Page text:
I believe all human lives are of equal value, and that it is our moral imperative to make sure life-saving interventions are distributed fairly across the world.”

Akash Gupta, MD

BOSTON—The Massachusetts General Hospital (MGH) Center for Global Health (CGH), along with more than 450 individuals from institutions such as Harvard Medical School, Brigham and Women’s Hospital, Beth Israel Deaconess Medical Center, and Mbarara University of Science and Technology in Uganda, has published an open letter calling on United States President Joe Biden and leaders of the pharmaceutical industry to more equitably distribute COVID-19 vaccines across the globe. At least 102 Harvard affiliates, 271 physicians and individuals from nine countries have signed the letter.

The COVID-19 pandemic revealed how connected the world is. The rapid development and production of vaccines over the past year offers a chance to move forward as a global community. However, the lack of equitable distribution threatens to turn this biotechnological achievement into a great moral and public health failing.

The global vaccine distribution process has been deeply inequitable in several ways:

  • 128 million vaccine doses were administered worldwide by mid-February; 75% were administered to residents of 10 high-income countries
  • 67 countries do not have any reported vaccinations, as of March 19, 2021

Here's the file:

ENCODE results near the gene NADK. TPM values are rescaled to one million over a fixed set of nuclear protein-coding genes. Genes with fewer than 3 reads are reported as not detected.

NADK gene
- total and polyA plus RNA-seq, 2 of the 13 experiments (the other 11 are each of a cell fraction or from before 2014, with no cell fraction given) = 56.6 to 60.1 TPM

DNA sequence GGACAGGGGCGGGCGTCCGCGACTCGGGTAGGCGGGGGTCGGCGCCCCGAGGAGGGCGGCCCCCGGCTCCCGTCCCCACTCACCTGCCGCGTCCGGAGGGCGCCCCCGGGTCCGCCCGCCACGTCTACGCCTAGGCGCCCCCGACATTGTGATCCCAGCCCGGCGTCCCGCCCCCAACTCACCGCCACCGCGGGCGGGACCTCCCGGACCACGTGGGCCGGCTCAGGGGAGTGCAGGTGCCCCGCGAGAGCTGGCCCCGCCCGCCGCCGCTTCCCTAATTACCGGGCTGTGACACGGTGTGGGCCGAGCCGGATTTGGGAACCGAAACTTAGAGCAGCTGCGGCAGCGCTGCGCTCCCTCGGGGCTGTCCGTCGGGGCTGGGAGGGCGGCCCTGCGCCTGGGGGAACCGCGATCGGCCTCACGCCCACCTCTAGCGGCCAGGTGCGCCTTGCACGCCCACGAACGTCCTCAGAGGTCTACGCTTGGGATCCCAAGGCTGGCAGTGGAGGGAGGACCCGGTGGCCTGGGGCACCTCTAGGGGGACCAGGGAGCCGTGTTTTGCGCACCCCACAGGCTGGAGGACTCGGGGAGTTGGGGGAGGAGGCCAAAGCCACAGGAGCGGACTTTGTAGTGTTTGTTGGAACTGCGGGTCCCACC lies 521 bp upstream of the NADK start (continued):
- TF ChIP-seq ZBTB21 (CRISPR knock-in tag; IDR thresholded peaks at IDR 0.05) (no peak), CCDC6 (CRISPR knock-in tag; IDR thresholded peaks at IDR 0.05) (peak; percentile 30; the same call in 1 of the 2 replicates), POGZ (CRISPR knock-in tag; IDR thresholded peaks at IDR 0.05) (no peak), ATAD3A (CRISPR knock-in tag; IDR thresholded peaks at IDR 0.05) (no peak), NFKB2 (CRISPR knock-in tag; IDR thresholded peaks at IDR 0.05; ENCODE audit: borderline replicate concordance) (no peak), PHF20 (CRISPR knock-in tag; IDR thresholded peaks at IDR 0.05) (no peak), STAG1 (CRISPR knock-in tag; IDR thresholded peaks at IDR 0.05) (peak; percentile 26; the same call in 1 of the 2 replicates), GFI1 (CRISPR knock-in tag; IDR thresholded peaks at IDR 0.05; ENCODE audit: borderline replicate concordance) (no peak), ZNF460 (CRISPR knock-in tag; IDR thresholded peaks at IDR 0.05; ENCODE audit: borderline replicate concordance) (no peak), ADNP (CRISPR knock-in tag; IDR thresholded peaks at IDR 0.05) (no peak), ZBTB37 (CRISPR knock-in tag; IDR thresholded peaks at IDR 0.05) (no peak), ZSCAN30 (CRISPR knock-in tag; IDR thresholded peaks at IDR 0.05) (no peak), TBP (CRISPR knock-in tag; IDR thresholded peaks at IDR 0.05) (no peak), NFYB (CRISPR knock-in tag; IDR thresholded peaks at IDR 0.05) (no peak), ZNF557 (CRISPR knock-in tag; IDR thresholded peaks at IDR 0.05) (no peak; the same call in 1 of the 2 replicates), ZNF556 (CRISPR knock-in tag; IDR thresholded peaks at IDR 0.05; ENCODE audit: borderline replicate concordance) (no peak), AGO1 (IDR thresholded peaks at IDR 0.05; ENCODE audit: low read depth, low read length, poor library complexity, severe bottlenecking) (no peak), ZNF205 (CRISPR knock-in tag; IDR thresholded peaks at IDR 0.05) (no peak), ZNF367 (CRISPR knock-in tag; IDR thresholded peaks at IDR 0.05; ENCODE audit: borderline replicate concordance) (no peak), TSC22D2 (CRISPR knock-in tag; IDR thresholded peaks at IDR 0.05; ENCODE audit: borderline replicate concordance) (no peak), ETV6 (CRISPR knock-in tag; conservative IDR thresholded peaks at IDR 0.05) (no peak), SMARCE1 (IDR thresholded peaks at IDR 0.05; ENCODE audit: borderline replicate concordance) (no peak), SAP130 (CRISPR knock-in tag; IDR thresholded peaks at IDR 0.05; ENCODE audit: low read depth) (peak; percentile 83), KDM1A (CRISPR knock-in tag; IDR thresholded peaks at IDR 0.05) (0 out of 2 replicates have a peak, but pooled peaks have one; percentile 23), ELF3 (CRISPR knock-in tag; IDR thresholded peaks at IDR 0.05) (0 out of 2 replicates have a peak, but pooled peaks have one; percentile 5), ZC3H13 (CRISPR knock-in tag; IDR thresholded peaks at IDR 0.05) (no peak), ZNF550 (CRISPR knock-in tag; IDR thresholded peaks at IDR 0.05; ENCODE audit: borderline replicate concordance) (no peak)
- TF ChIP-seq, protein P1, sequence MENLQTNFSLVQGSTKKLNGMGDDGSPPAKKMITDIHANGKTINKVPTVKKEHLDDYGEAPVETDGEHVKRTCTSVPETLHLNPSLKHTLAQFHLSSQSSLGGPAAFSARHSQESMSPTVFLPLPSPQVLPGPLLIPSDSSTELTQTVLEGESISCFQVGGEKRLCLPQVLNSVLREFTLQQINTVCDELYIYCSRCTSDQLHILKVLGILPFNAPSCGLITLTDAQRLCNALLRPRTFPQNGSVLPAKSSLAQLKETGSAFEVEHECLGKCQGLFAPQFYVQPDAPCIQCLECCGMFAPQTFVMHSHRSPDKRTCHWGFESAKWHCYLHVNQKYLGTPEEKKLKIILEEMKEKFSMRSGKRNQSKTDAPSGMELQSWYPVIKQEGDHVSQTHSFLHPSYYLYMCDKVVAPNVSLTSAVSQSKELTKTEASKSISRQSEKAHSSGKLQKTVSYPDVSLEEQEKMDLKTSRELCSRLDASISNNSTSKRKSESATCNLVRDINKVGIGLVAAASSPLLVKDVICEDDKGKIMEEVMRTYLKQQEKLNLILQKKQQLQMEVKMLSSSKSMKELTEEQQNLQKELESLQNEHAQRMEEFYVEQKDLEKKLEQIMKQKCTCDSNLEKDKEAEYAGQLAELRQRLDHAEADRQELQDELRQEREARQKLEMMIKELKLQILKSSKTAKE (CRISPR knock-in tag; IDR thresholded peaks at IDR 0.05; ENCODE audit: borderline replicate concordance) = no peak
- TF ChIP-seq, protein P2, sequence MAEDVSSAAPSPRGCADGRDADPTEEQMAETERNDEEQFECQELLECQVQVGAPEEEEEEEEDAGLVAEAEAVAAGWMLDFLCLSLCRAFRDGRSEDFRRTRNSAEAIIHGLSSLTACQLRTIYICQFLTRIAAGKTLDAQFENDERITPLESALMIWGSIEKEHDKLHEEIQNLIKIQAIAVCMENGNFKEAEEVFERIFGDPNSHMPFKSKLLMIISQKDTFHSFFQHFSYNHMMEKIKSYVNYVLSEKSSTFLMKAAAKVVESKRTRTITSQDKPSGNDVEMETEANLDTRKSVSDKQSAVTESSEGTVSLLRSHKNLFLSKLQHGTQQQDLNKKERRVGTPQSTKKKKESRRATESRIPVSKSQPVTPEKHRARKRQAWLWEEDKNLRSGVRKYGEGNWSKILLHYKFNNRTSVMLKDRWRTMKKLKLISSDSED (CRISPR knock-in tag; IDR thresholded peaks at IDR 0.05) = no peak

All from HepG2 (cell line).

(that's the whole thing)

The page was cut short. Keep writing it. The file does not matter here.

• COVAX—the international taskforce created to secure and distribute COVID-19 vaccination doses among low- and middle-income countries—is severely underfunded; $22.9 billion short of its needs.

The open letter, drafted by CGH Executive Director Louise Ivers, MD, MPH, alongside Akash Gupta, MD; Jana Jarolimova, MD; and Jacob Rosenberg, MD, PhD, specifically targets the role U.S. political and pharmaceutical leaders can play in improving vaccine access. The letter calls for three things: increased vaccine production, improved support of global vaccine delivery efforts and provision of transparent and affordable global pricing.

“I believe all human lives are of equal value, and that it is our moral imperative to make sure life-saving interventions are distributed fairly across the world,” said Gupta. “With the emerging information about viral variants, it is clear that this pandemic will not truly end anywhere until it has ended everywhere, and an equitable global vaccine roll-out is the best way of moving to a brighter future for all.”

About the Massachusetts General Hospital Center for Global Health
The MGH Center for Global Health is driven by the belief that everyone, everywhere has a right to good health. We partner with diverse communities to exchange life-saving ideas, catalyze scientific discoveries, deliver compassionate care, and train the next generation of leaders in global health.

About the Massachusetts General Hospital
Massachusetts General Hospital, founded in 1811, is the original and largest teaching hospital of Harvard Medical School. The MGH Research Institute conducts the largest hospital-based research program in the nation, with an annual research budget of more than $1 billion and comprises more than 8,500 researchers working across more than 30 institutes, centers and departments. In August 2020 the MGH was named #6 in the nation by U.S. News & World Report in its list of "America’s Best Hospitals."